Why can't you define an explicit constructor? This is what they're for.
Moreover, why do you think you "can't afford heap allocation"? Heap allocation is very cheap in managed languages. How have you tested this assumption that you can't afford heap allocation, or indeed that heap allocation is more expensive in the first place?
(For a type consisting of "a double and several parameters", I suspect you're up in a size where heap allocation is actually cheaper and more efficient)
In any case, you can't prevent a user from calling the default constructor on a value type, if he so desires. All you can do is make sure that a better way to initialize the value exists, such as a non-default constructor, or if you can't create one for whatever reason, a function which creates and initializes your value type when called.
But of course, you have no guarantees that people actually call it.
Heap allocation in .NET basically consists of just a simple stack push operation. That's the nice thing about managed (and garbage-collected) languages. The runtime essentially uses a big stack as its heap, so each allocation just increments the stack pointer a bit (after checking that there's enough free memory, of course).
The garbage collector then takes care of compacting the memory when necessary.
So the heap allocation itself is ridiculously cheap. Of course, the additional GC pressure might slow you down again (Although as far as I know, the time required for a GC pass depends only on the number of live object, not on the ones to be GC'ed, so having countless "dead" objects lying around may not be a big problem), but on the other hand, stack allocation isn't free either. Value types are passed by value, so every time you pass your type as a parameter to a function, or return it, a copy has to be made. I don't know how big your value is, but a double is 8 bytes, and given that you have a few extra parameters, I'll assume 32 bytes. That might be so big that the extra copying required for valuetypes makes it slower than if you'd used heap allocation. Perhaps.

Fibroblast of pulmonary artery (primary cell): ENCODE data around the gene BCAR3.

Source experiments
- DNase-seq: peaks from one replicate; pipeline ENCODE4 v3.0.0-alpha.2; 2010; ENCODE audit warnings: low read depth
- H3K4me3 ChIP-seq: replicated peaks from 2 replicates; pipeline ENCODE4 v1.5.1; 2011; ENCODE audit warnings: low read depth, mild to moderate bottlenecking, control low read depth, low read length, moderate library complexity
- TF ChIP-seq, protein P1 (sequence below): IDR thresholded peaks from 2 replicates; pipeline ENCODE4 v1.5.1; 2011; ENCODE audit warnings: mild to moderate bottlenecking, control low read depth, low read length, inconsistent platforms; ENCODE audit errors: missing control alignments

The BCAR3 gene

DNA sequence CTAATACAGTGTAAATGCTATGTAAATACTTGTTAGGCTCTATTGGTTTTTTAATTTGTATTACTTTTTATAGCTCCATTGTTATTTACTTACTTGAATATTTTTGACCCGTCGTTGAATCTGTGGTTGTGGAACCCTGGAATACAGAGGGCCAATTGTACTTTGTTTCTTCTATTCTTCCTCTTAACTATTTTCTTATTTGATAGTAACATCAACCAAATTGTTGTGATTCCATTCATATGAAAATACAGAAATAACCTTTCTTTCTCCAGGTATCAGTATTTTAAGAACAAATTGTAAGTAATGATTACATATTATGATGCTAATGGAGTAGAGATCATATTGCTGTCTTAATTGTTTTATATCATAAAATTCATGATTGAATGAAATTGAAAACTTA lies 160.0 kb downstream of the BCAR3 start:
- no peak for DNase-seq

As you can see, there are advantages to both value- and reference-types. I can't say which one is faster in your case, but if I were you, I'd be very careful making this kind of assumptions. If possible, structure your code so you can switch between a reference- and valuetype implementation, and see which works best. Alternatively, write smaller tests to try to predict how each would perform on a large scale.